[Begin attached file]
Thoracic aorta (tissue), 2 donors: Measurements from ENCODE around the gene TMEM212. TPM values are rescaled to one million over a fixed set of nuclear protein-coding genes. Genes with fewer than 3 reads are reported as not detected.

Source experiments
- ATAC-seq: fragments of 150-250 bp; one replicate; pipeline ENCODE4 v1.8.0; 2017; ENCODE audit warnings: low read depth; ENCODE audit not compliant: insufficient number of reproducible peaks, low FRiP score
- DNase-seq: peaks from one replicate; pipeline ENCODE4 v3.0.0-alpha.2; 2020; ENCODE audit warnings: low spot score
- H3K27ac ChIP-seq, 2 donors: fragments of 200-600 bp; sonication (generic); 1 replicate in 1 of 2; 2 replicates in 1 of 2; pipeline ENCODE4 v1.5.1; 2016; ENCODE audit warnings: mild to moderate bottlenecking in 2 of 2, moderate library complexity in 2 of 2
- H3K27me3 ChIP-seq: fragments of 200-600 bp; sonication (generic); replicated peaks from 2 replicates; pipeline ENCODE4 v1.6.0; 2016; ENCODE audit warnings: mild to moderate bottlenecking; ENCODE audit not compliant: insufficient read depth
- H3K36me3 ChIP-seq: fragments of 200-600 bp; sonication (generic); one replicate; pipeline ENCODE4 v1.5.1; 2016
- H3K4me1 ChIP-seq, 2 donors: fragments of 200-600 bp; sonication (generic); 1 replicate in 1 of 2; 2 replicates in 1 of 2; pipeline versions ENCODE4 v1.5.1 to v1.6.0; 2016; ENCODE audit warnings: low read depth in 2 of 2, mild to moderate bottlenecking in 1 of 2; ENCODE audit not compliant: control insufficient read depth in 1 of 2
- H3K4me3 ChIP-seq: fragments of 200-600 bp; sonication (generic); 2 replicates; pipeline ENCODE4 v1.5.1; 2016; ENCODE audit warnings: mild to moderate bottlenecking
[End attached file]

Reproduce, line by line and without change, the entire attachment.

Thoracic aorta (tissue), 2 donors: Measurements from ENCODE around the gene TMEM212. TPM values are rescaled to one million over a fixed set of nuclear protein-coding genes. Genes with fewer than 3 reads are reported as not detected.

Source experiments
- ATAC-seq: fragments of 150-250 bp; one replicate; pipeline ENCODE4 v1.8.0; 2017; ENCODE audit warnings: low read depth; ENCODE audit not compliant: insufficient number of reproducible peaks, low FRiP score
- DNase-seq: peaks from one replicate; pipeline ENCODE4 v3.0.0-alpha.2; 2020; ENCODE audit warnings: low spot score
- H3K27ac ChIP-seq, 2 donors: fragments of 200-600 bp; sonication (generic); 1 replicate in 1 of 2; 2 replicates in 1 of 2; pipeline ENCODE4 v1.5.1; 2016; ENCODE audit warnings: mild to moderate bottlenecking in 2 of 2, moderate library complexity in 2 of 2
- H3K27me3 ChIP-seq: fragments of 200-600 bp; sonication (generic); replicated peaks from 2 replicates; pipeline ENCODE4 v1.6.0; 2016; ENCODE audit warnings: mild to moderate bottlenecking; ENCODE audit not compliant: insufficient read depth
- H3K36me3 ChIP-seq: fragments of 200-600 bp; sonication (generic); one replicate; pipeline ENCODE4 v1.5.1; 2016
- H3K4me1 ChIP-seq, 2 donors: fragments of 200-600 bp; sonication (generic); 1 replicate in 1 of 2; 2 replicates in 1 of 2; pipeline versions ENCODE4 v1.5.1 to v1.6.0; 2016; ENCODE audit warnings: low read depth in 2 of 2, mild to moderate bottlenecking in 1 of 2; ENCODE audit not compliant: control insufficient read depth in 1 of 2
- H3K4me3 ChIP-seq: fragments of 200-600 bp; sonication (generic); 2 replicates; pipeline ENCODE4 v1.5.1; 2016; ENCODE audit warnings: mild to moderate bottlenecking